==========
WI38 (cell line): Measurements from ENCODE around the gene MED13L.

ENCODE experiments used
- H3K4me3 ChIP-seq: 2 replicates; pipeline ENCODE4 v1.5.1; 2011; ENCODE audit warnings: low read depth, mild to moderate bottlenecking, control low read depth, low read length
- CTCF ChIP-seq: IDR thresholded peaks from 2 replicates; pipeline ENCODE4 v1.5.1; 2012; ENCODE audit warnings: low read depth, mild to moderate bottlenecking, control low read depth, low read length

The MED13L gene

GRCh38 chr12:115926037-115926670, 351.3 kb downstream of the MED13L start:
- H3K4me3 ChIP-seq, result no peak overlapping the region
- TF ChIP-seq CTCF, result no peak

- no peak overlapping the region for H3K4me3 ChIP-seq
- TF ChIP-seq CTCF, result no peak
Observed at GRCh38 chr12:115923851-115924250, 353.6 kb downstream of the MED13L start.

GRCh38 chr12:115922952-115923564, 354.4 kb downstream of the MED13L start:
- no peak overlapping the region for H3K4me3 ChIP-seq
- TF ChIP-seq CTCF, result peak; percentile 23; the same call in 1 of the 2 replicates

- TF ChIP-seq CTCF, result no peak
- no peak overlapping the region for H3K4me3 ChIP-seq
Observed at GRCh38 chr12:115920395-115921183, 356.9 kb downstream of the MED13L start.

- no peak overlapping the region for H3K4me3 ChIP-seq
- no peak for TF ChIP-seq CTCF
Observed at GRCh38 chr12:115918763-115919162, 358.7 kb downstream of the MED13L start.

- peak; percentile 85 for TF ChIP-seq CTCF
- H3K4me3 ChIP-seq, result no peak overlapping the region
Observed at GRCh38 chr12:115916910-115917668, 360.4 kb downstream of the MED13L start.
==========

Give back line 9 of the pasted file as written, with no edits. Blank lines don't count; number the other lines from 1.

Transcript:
- no peak overlapping the region for H3K4me3 ChIP-seq